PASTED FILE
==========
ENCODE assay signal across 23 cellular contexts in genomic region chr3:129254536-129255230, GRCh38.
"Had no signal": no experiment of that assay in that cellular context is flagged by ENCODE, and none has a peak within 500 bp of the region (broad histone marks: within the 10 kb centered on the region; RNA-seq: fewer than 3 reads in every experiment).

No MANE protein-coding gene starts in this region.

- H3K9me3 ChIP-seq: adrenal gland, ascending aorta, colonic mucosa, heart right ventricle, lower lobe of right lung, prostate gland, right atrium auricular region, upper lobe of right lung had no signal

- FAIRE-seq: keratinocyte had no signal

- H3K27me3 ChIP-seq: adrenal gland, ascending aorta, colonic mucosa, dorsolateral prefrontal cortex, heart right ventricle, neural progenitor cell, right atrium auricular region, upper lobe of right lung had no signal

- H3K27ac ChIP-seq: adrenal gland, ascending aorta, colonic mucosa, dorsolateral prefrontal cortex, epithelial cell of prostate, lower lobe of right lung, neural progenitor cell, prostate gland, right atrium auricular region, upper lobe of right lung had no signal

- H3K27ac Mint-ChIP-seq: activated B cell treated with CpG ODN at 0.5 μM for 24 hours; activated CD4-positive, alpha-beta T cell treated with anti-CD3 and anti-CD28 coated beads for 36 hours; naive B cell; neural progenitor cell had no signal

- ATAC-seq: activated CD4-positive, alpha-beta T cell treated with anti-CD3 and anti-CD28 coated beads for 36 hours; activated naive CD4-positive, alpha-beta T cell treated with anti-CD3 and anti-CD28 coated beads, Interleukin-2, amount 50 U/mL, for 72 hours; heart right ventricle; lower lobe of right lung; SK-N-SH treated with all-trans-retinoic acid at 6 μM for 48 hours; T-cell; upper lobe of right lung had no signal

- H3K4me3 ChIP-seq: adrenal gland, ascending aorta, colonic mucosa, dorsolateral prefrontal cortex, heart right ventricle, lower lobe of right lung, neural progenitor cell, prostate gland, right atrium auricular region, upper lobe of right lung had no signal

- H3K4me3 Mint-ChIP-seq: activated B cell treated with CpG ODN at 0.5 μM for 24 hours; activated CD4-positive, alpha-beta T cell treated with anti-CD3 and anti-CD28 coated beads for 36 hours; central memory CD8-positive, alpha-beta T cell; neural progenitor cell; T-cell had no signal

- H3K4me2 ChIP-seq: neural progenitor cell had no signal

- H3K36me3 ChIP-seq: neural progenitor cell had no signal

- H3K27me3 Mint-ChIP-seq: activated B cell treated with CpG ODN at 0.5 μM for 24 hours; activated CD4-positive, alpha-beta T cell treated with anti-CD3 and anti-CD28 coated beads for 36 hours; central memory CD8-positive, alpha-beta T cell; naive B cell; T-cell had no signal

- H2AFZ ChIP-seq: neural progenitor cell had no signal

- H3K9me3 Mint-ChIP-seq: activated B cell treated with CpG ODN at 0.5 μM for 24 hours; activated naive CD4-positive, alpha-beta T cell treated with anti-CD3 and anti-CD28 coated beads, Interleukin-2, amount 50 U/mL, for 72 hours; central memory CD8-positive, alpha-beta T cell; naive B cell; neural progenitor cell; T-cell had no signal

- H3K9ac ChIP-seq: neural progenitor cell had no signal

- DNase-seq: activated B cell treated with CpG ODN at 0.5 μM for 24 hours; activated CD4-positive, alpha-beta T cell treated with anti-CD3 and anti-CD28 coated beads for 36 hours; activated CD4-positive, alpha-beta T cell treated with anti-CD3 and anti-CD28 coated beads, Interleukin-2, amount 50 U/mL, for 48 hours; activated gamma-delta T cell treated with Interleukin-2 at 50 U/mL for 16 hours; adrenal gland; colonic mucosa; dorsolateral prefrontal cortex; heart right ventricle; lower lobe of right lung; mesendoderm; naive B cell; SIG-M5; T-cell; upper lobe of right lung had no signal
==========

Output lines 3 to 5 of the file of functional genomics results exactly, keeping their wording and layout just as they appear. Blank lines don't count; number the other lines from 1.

No MANE protein-coding gene starts in this region.

- H3K9me3 ChIP-seq: adrenal gland, ascending aorta, colonic mucosa, heart right ventricle, lower lobe of right lung, prostate gland, right atrium auricular region, upper lobe of right lung had no signal

- FAIRE-seq: keratinocyte had no signal